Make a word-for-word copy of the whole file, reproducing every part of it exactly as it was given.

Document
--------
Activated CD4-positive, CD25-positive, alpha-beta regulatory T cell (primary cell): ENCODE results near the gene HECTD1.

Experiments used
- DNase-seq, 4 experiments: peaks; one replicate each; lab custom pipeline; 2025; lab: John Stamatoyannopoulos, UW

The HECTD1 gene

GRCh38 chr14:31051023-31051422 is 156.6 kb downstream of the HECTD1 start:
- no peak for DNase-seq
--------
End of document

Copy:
Activated CD4-positive, CD25-positive, alpha-beta regulatory T cell (primary cell): ENCODE results near the gene HECTD1.

Experiments used
- DNase-seq, 4 experiments: peaks; one replicate each; lab custom pipeline; 2025; lab: John Stamatoyannopoulos, UW

The HECTD1 gene

GRCh38 chr14:31051023-31051422 is 156.6 kb downstream of the HECTD1 start:
- no peak for DNase-seq